Thursday, April 07, 2011

Reduce the Validity of Your Argument by Refusing Debate!

After writing my last post on the benefits that I have seen from initiating heels into my dance repertoire, I was drawn to a post that a friend linked to from someone with a very contrasting view. As someone who was obviously interested in the subject I wanted to engage in some debate or at least discussion about the issues we both recently had written about. I wrote a considered response and was shocked to find that a day later, my comment was not approved. On top of that, her reasoning for refusing to display it was as follows: "Remember, please: this is my blog. I’ll just delete your comment if you give me the shits. Hellz, even if you disagree with me! I encourage you to write your own blog posts or FB notes or whatevs if you’re cranky with that."

Now she has every right to moderate her blog as she sees fit. And as I feel that my comments deserve a forum as much as hers do, I am being "cranky" with that and writing here. But I have to say that when someone who sees themselves outside the societal norms petitions to stretch those norms or conventions so that they can be heard, taken seriously, and potentially change aspects of the society they see then turns around and so blatantly refuses to even discuss anything.... it doesnt lend me to to taking them seriously in the future.

The post can be found here and my deleted response to it is below:

I posted most of this as a comment on someone’s link on facebook, but I think it is only right that I post it here as well.

I don’t feel Sarah’s post was about the gender of the person in the footwear. If you look closer at Sarah and Dax’s site, there is also a post explaining why Dax feels that guys should wear heels too! So they were in no way claiming this was purely a female thing.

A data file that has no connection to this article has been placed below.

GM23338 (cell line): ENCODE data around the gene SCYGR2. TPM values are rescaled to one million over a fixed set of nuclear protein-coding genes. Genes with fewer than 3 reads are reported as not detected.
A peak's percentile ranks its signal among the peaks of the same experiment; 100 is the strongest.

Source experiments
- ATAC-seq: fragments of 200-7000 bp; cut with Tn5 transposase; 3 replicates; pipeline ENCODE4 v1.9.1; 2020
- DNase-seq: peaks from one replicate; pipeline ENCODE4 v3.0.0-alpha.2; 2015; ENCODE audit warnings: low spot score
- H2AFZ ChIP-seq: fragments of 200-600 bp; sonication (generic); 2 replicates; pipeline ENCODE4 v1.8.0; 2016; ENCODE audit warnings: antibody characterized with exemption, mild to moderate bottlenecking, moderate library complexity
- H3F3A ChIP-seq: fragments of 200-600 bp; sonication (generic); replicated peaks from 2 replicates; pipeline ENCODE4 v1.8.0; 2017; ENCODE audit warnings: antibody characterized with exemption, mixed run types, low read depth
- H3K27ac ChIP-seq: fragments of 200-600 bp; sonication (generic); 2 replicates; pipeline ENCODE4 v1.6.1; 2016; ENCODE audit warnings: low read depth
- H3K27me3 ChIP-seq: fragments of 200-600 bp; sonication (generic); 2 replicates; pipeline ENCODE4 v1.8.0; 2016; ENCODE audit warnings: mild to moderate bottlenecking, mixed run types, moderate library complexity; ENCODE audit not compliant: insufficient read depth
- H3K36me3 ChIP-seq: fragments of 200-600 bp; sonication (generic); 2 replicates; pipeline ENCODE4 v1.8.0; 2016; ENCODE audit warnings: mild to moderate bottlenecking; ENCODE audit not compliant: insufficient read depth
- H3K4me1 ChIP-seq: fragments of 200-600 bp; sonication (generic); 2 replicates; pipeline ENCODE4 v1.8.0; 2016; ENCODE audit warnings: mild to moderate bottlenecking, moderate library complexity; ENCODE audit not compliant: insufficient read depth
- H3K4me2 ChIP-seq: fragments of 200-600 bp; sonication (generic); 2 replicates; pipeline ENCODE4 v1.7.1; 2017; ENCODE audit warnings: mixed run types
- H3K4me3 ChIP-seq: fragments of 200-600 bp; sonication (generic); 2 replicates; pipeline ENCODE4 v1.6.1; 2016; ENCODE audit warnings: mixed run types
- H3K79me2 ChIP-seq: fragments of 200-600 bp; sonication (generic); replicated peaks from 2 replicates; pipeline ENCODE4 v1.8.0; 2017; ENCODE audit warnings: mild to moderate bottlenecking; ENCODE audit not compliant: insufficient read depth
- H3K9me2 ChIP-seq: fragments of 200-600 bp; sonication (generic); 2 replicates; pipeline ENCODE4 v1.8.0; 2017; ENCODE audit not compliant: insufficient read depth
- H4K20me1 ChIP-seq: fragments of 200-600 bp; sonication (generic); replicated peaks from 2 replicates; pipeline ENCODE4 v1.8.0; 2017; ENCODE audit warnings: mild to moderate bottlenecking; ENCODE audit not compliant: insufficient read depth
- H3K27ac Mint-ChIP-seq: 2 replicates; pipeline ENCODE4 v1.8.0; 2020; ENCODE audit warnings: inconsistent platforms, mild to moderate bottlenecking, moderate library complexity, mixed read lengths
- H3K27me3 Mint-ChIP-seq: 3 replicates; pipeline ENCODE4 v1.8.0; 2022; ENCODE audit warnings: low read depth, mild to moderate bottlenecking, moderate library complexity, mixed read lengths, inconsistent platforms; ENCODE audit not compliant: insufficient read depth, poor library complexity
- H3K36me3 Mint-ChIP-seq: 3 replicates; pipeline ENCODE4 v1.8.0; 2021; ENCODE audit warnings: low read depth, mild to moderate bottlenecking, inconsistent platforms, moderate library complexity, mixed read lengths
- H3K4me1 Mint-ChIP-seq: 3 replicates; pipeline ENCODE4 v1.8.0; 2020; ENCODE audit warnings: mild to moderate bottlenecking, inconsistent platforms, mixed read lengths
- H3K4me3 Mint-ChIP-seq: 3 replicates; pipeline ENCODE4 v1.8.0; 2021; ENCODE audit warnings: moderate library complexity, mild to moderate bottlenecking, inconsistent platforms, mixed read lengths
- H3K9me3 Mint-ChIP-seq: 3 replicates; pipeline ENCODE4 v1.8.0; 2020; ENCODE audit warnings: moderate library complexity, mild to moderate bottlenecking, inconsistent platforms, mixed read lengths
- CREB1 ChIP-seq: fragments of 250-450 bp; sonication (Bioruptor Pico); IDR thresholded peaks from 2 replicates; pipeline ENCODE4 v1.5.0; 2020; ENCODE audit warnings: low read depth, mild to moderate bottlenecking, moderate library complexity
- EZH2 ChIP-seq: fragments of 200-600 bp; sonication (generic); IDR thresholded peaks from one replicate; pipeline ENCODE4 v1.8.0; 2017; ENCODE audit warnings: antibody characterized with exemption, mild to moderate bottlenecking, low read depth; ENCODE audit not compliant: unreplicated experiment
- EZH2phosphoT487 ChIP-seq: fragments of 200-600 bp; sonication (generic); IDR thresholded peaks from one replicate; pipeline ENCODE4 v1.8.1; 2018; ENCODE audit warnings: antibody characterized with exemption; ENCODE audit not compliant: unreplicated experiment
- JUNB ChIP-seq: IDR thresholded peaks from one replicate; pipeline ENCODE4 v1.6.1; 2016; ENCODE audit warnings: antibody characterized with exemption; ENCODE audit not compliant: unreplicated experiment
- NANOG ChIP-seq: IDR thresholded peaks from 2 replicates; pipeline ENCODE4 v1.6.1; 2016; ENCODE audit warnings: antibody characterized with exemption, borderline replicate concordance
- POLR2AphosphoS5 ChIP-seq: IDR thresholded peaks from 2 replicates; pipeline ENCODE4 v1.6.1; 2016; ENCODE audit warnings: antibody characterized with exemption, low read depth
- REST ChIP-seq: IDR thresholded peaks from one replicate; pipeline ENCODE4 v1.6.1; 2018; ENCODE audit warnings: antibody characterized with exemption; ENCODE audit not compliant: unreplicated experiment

The point of Sarah’s article was to emphasise the benefits that she has had from dancing in heels and the issues she was able to flag because of it. Nor does it assume that “heels” means 4” stilettos… all she was saying is that by wearing a heel you become more aware of your posture, balance, connection with the floor, and the connection with your partner – none of which are a bad thing! Personally, I prefer to dance in a bit of a heel. I don’t do it because of what it looks like, I do it because it is the way I am most comfortable and where I feel the most secure. I have trained in heels and all sorts of dance styles for a long time and don’t think you should be limited to just one type of footwear – for dance or societal reasons! Yes, core strength should be encouraged and developed. But starting to “learn to dance in heels by dancing in heels” does not mean jumping straight in at high high heels. Like with any strengthening or fitness based training, you don't jump in the deep end before you can swim – that Would be dangerous.

I also have a bit of an issue with saying that someone cannot be “badass” in heels. Not only don’t I agree with that statement, but I also vehemently disagree with the statement that “[i]t stops you being totally badass (ie you can’t dance hardcore or do scary aerials or otherwise rock ON).” Besides the fact that “scary aerials” should NOT be done socially, in my opinion, surely dancing hardcore or rocking on depends on each dancer… and personally, I feel I can do those things in heels. If you don’t, that’s fine but don’t say it isn’t possible. I also don’t accept that you are any more badass because you flagrantly do the opposite of whatever you think society expects of you. (And frankly, wearing heels to Lindy is NOT the norm… so if you are trying to go against type then maybe you Should be wearing them.)

As for the claims that wearing heels is akin to societally imposed suffering or as in the comment above, Chinese foot binding… I am sorry, but I just don’t buy it. If you take care of your body (warm it up and cool it down, stretch and massage) then the shoes you are wearing shouldn’t make much of a difference as long as they fit properly and give you the necessary support. You can have just as many foot problems from cheap flat shoes as you can from heels if you don’t look after yourself.

I respect that everyone should be allowed their opinion and have the right to express it in the way that they please….. and the vehemence in this post makes it a very compelling read…. But I think that the core idea jumps to conclusions and the profanity isn’t really necessary. Make your point. If strong enough, it will stand without the swearing.

1 comment:

  1. So, a minor nit: I don't think it's fair to use Dax's "Men should wear heels too" as evidence that this isn't a gender-related issue, given that what he's actually talking about are slick-soled shoes rather than heels - and that even men's shoes with heels are generally nothing like as tall as most women's.

    (That said, I'm all for slick-soled leather shoes for leading and even more so for following.)